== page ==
Gay then sought reconsideration by the Board. In a two-to-one panel decision of Board members, the Board denied reconsideration and stated that there was "substantial evidence in the record, including . . . medical evidence, to support the trial judge's finding to the effect that 50% of [Gay's] disability is attributable to the pre-existing condition and 50% to the industrial injury herein." The dissenting commissioner opined that the "record does not support the finding of pre-existing disability as it cannot be demonstrated by competent evidence that the pre-existing condition did interfere or would have actually interfered with any type of work activity."
The statutes governing apportionment generally are Labor Code sections 4663 and 4750. (See, 2 Hanna, Cal. Law of Employee Injuries and Workmen's Compensation (2d rev.ed. 1979) §§ 14.03, 14.04; Mastoris, Summary of 1978 Cal. Workers' Compensation Law (1979) pp. 66-69.)
Labor Code section 4663 provides: "In case of aggravation of any disease existing prior to a compensable injury, compensation shall be allowed only for the proportion of the disability due to the aggravation of such prior disease which is reasonably attributed to the injury."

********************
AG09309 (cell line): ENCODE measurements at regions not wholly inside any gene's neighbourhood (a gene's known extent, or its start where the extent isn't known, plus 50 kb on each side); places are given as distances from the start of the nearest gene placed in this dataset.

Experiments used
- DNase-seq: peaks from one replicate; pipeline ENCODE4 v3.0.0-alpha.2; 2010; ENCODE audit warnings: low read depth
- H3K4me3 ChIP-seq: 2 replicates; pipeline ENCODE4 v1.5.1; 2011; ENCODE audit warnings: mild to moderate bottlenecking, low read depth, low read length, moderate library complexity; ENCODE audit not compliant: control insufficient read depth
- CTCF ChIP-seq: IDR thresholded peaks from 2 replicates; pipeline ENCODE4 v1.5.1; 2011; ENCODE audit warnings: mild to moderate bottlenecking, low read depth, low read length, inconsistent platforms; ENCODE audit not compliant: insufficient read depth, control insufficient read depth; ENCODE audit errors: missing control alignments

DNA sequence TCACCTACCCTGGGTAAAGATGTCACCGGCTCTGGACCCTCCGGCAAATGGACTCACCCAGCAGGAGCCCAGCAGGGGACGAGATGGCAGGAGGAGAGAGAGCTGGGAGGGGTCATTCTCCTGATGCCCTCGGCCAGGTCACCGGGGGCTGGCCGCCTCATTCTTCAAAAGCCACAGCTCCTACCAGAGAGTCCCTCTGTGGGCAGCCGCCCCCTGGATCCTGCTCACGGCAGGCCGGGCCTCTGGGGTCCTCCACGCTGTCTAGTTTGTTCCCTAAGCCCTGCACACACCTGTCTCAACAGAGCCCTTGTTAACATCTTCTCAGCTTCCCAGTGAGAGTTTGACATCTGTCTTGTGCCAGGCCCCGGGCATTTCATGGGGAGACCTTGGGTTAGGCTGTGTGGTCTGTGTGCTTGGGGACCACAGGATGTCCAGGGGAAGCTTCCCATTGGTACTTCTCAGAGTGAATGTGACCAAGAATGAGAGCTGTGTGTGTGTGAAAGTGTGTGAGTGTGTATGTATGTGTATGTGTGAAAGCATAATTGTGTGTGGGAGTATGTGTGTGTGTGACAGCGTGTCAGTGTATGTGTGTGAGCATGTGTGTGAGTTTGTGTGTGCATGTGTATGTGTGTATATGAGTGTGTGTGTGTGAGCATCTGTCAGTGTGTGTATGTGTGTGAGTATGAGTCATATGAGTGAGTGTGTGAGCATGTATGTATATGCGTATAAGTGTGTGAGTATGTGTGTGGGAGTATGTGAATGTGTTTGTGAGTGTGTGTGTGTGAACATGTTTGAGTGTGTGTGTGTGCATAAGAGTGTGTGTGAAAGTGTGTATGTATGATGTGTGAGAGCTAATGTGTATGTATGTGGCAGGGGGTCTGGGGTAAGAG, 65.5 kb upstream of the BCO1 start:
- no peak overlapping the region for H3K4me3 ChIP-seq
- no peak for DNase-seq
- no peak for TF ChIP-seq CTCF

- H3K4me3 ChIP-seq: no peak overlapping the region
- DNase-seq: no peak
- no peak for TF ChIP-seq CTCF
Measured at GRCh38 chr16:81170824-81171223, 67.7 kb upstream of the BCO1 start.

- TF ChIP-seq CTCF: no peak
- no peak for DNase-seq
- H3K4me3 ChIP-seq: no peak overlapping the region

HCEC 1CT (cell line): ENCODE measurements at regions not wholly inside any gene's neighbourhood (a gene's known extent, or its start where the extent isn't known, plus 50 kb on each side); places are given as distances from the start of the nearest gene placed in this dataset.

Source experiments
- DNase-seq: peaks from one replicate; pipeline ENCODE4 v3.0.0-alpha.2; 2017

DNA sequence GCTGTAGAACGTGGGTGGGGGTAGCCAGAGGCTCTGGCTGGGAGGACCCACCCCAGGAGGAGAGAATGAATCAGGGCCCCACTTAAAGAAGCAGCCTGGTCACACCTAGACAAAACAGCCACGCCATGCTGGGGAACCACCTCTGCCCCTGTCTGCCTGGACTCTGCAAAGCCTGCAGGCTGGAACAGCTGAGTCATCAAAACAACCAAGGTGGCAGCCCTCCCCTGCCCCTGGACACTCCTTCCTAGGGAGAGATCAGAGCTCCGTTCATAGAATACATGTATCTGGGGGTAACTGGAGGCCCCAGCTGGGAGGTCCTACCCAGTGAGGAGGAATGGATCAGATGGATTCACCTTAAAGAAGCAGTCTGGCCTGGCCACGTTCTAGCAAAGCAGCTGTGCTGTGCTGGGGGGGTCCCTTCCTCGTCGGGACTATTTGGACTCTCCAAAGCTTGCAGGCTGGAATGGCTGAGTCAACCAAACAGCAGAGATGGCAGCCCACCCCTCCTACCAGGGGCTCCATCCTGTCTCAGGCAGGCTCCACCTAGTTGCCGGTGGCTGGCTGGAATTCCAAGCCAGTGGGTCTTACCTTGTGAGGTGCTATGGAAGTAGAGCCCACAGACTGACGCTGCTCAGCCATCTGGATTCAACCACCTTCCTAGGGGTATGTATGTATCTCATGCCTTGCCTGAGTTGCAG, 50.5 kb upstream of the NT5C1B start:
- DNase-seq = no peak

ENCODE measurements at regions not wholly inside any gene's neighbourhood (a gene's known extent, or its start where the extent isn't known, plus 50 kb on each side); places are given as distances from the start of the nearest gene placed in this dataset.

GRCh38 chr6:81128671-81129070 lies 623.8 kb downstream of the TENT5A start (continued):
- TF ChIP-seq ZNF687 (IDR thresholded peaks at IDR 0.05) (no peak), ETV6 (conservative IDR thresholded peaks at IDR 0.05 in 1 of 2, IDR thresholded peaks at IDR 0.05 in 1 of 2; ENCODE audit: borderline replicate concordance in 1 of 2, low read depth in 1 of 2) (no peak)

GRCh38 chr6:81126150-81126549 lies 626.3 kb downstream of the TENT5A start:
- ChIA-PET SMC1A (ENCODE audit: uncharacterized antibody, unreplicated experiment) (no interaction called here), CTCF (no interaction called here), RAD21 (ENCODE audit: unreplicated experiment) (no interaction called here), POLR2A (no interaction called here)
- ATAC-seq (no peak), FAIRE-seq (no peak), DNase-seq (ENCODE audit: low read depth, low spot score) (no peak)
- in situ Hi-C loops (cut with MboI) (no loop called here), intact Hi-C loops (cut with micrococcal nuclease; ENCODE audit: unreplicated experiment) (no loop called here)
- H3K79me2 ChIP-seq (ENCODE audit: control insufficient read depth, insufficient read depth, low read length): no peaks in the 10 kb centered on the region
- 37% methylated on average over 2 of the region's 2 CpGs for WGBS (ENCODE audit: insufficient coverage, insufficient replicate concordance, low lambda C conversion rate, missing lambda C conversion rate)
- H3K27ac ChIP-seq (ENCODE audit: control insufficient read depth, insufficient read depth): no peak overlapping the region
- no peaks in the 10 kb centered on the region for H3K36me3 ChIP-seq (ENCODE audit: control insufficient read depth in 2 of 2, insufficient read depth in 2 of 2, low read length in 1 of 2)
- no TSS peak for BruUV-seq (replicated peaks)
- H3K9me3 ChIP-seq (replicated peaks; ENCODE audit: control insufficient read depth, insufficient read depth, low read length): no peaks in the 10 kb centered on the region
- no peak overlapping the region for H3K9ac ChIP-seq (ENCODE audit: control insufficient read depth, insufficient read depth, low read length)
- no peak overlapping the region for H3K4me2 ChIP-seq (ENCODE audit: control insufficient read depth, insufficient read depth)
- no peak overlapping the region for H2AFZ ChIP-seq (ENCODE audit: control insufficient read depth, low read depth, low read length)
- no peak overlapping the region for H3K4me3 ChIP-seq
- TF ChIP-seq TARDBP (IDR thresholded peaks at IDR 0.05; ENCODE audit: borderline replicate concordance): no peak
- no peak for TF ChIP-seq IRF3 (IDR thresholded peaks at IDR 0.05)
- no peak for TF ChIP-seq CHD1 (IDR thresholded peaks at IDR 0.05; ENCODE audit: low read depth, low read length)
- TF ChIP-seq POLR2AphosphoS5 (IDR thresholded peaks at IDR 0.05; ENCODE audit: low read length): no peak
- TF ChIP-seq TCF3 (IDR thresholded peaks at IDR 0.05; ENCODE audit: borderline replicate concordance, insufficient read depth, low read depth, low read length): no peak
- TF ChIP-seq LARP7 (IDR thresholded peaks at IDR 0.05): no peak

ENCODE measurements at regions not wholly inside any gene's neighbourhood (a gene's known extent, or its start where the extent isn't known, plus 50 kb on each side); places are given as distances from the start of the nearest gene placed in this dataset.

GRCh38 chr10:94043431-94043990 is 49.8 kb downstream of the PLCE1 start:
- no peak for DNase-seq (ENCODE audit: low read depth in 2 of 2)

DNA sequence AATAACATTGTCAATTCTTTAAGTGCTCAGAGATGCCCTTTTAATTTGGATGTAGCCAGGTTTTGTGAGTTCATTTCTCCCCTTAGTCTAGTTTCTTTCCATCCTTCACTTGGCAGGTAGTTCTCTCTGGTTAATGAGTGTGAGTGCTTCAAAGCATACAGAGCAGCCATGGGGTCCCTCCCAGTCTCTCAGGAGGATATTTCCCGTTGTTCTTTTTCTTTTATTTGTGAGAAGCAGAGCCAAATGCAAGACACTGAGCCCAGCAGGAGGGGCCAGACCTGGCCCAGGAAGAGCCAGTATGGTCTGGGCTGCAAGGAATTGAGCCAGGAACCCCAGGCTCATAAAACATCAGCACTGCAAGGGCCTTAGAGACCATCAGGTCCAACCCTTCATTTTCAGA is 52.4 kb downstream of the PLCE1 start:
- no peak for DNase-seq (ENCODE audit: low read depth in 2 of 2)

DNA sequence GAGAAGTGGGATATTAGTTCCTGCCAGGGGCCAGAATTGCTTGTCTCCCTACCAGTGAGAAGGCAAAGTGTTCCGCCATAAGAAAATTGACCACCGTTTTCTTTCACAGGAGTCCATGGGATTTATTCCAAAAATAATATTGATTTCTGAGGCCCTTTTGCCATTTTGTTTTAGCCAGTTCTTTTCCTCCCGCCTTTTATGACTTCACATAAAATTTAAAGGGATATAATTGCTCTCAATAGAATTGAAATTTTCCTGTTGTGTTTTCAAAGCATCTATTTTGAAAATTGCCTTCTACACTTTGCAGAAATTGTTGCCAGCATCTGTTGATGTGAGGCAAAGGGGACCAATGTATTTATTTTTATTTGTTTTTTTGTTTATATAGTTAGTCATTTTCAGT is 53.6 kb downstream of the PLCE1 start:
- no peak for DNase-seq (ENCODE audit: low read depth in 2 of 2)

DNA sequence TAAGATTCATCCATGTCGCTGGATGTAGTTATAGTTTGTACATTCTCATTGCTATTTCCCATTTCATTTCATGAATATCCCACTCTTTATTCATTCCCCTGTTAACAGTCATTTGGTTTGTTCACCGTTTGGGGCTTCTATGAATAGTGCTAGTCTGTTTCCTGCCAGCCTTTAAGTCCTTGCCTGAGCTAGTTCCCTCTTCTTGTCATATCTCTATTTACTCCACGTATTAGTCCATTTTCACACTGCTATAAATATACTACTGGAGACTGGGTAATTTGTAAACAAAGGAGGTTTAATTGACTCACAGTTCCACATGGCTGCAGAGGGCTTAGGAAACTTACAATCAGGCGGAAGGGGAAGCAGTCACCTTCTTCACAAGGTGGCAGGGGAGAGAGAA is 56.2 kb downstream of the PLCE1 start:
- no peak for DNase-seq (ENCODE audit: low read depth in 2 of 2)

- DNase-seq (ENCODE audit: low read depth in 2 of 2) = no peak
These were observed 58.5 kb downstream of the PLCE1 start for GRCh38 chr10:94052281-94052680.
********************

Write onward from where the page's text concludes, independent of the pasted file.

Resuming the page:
Labor Code section 4750 provides: "An employee who is suffering from a previous permanent disability or physical impairment and sustains permanent injury thereafter shall not receive from the employer compensation for the later injury in excess of the compensation allowed for such injury when considered by itself and not in conjunction with or in relation to the previous disability or impairment. [¶] The employer shall not be liable for compensation to such an employee for the combined disability, but only for that portion due to the later injury as though no prior disability or impairment had existed."